Concession Street

Quantitative Data

The first phase of the Expressing Vibrancy project took stock of the physical attributes, functional features and community assets in each neighbourhood through the collection of tombstone data – an inventory of the characteristics of an area that tend not to change significantly over time. Features such as trees, bus stops, public art, community signage, and urban braille – 38 asset types in total – were counted, recorded, and reviewed over the course of 12 weeks. This initial inventory was rounded out by data from the City of Hamilton’s cultural planning research, as well as statistical data provided by the Centre for Community Study. This inventory was then averaged over a city-block distance to create a comparable model between neighbourhoods, adjusting for disparities in geographic size. 

Data reports

Click here to view category definitions and to download raw data.


Natural elements

Natural Elements

Trees

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Baskets

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Planters

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Green Space (800m)

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Air Quality

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Diversity

Diversity

Ethnic Centres

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Languages Spoken

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Creative Sector Diversity

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Zoning Mix

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Ethnic Businesses and Indicators

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Creative engagement

Creative Engagement

Creative Businesses

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Public Facilities

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Art in Public Spaces

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Social Spaces (800m)

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Festivals & Events (800m)

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Access to information

Access to Information

Commercial Information

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Community Information

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Neighbourhood Signage

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Safety Signage

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Urban design

Urban Design

Vacant Buildings

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Heritage Buildings

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Accessibility

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Garbage/Recycling

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Street Furnishings

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Walk/Ride/Drive

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Qualitative Data

Following the collection of quantitative data in each neighbourhood, the study aimed next to capture a range of subjective impressions, opinions, and feelings from individuals exploring each area. Volunteers – 230 in total – from a diversity of socio-economic brackets, ages, and ethnic backgrounds toured each neighbourhood on consistent days of the week and times of the day to ensure comparable experiences were recorded. Observations were limited to what could be experienced from the vantage of a pedestrian. This layer of data collection noted the diversity of responses to elements in the urban environment, with particular attention given to how members of various demographic groups related to certain elements, and how that influenced their sense of the space.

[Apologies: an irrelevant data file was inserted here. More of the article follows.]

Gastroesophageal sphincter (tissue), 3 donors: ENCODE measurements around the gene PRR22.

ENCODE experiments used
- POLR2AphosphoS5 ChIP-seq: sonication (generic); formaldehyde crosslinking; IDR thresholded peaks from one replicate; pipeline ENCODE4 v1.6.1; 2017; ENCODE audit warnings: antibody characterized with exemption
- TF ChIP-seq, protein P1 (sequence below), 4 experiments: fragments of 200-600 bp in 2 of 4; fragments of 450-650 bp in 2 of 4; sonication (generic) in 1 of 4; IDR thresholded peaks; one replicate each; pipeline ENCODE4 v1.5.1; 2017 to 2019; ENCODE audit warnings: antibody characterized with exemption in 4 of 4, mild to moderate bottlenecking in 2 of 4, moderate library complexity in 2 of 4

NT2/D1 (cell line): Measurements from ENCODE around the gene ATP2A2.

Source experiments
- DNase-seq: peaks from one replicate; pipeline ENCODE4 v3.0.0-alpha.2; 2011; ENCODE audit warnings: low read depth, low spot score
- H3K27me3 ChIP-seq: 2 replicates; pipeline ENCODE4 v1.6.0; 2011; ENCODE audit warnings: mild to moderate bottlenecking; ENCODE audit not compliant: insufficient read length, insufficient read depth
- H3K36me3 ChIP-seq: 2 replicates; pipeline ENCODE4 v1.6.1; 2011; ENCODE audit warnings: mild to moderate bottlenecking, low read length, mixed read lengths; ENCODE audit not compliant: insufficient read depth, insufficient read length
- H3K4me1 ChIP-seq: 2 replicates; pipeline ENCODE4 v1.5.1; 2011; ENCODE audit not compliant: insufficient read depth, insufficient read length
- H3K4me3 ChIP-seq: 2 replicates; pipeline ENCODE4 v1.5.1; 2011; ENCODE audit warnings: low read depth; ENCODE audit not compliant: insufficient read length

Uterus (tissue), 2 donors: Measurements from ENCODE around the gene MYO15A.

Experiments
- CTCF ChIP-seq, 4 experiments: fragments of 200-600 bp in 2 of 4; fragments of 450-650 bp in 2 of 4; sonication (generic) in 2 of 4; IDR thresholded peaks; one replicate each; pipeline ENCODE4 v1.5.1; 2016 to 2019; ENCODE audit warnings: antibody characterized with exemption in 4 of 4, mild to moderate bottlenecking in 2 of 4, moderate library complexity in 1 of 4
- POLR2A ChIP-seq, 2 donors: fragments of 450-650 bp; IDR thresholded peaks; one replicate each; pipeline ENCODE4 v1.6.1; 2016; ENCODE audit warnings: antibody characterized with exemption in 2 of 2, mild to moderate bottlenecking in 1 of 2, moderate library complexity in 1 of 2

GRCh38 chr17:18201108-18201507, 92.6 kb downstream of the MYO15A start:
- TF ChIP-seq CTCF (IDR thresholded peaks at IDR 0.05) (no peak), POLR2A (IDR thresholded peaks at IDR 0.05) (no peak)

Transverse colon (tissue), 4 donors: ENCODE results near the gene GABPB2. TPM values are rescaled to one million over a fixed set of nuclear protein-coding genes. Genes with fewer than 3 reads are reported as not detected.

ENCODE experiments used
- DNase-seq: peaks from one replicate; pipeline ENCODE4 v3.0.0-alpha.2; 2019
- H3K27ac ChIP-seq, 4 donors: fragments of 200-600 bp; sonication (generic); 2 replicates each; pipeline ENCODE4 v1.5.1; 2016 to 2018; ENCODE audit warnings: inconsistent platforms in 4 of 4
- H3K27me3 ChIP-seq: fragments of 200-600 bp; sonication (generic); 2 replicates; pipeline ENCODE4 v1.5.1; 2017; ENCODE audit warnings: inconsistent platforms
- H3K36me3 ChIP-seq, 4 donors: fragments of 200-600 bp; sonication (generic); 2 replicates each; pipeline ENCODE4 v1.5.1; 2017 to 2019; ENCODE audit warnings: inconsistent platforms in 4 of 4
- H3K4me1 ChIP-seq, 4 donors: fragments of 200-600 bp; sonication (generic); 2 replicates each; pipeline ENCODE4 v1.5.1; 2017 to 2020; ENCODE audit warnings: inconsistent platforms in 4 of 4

“Describe the energy of the street.”

"The neighbourhood has a good energy. It has lots of cars, some bicycles, and a medium level of pedestrians of all ages: such as children on their way to school, some teenagers and adults."
"Boring and drab, but a beautiful escarpment view. Opposite of exciting and energetic. Gets more vibrant as you make your way down the street"
"The energy of the neighborhood was clearly positive and friendly. There were not a lot of people but enough to know that stuff was going on."
"Busy with traffic, not many people."
"Mainly quiet, seems as if people are using the street to go elsewhere in their cars."
"There is a clear feeling of being a 'main street' in this area. There is a steady flow of traffic. At many places the people move with a clear purpose although in other areas, people are resting or relaxing. There is a low level of foot traffic."
"Cheap, flashy, lots of light-up signs to attract customers, which has a very gimmicky feeling. Outdated, old cars, lots of power lines hanging overhead feels grungy."
"Peaceful and quiet."

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“What do you think makes this neighbourhood vibrant?”

"People of all ages - presence of schools. Mix of services, small businesses. Presence of the arts (Movie Palace). Variety of services, businesses, restaurants, schools, churches, and hospitals."
"The eclectic nature of the amenities help. Other than that it's not really vibrant."
"The people and the changing community."
"I don’t feel the vibrancy of this neighbourhood. I know they have great events and are a strong community but I don't feel it's vibrancy."
"The businesses and food places indicate that there might be people walking in and out of the neighborhood almost all the time."
"The hospital looks very modern and I think it's vibrant."
"Graffiti and car emissions."

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